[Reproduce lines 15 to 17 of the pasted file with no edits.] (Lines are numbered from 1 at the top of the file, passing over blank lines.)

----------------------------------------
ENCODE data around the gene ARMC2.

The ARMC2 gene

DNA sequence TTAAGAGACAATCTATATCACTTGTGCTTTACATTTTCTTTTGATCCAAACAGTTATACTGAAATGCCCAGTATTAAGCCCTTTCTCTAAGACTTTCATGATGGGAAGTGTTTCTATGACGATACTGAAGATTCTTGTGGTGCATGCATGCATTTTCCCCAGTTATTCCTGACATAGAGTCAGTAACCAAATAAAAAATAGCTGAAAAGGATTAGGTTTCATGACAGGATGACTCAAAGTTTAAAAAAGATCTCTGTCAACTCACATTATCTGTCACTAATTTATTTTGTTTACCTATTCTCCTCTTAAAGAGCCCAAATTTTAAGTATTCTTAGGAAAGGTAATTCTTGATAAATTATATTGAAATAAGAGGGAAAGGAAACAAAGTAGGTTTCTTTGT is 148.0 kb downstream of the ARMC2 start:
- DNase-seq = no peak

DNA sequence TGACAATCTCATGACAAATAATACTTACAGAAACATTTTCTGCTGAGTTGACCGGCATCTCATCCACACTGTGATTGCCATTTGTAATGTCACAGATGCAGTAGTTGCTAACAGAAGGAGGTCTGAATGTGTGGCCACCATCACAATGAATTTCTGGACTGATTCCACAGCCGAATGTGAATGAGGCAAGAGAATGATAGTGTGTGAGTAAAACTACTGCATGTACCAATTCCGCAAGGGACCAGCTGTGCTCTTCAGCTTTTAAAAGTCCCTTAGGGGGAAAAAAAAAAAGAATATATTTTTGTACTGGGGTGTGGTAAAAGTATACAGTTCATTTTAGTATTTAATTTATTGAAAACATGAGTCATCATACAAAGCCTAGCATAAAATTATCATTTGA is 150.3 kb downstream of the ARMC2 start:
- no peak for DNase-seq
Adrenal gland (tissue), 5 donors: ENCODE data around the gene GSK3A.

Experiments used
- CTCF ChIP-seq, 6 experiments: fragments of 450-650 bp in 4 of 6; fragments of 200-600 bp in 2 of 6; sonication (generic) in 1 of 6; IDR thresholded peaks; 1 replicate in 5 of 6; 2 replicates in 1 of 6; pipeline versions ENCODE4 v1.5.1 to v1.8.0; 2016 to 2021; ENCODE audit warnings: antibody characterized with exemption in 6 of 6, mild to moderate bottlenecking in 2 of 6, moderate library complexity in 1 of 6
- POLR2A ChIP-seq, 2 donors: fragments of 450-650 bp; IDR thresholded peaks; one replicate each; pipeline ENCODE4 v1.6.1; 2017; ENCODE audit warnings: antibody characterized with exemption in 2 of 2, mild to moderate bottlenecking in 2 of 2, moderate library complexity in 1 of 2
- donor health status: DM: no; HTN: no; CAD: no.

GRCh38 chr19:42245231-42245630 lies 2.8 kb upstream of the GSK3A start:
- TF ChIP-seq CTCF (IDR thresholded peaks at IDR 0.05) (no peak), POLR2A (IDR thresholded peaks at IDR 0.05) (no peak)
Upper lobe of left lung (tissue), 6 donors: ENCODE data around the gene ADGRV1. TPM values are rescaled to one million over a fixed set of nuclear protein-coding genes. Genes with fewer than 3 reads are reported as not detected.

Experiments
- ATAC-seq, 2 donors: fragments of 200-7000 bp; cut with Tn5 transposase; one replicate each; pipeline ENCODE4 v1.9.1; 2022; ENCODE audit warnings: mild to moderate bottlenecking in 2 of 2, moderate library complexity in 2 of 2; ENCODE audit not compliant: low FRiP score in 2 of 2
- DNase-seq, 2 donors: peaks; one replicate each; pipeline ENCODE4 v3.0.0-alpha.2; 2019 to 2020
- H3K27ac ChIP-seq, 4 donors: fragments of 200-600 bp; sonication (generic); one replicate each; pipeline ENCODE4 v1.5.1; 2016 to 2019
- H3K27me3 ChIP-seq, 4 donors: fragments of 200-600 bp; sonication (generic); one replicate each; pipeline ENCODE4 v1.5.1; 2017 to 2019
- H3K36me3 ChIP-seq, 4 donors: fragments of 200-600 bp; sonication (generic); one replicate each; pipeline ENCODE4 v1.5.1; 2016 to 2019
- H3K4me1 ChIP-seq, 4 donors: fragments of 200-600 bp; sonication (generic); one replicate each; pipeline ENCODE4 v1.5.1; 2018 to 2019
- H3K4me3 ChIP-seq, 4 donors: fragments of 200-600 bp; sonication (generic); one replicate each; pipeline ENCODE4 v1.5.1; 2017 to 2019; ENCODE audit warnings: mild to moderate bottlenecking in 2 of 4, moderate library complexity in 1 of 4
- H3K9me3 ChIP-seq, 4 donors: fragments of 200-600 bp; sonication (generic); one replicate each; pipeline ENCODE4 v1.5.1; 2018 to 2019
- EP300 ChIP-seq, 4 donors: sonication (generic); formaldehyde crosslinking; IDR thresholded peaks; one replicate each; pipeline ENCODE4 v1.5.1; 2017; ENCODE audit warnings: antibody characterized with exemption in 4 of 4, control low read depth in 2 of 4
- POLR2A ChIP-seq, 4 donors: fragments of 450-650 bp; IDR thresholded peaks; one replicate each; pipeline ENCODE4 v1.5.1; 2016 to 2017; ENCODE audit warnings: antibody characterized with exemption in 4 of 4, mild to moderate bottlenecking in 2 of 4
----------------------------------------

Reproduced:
Experiments
- ATAC-seq, 2 donors: fragments of 200-7000 bp; cut with Tn5 transposase; one replicate each; pipeline ENCODE4 v1.9.1; 2022; ENCODE audit warnings: mild to moderate bottlenecking in 2 of 2, moderate library complexity in 2 of 2; ENCODE audit not compliant: low FRiP score in 2 of 2
- DNase-seq, 2 donors: peaks; one replicate each; pipeline ENCODE4 v3.0.0-alpha.2; 2019 to 2020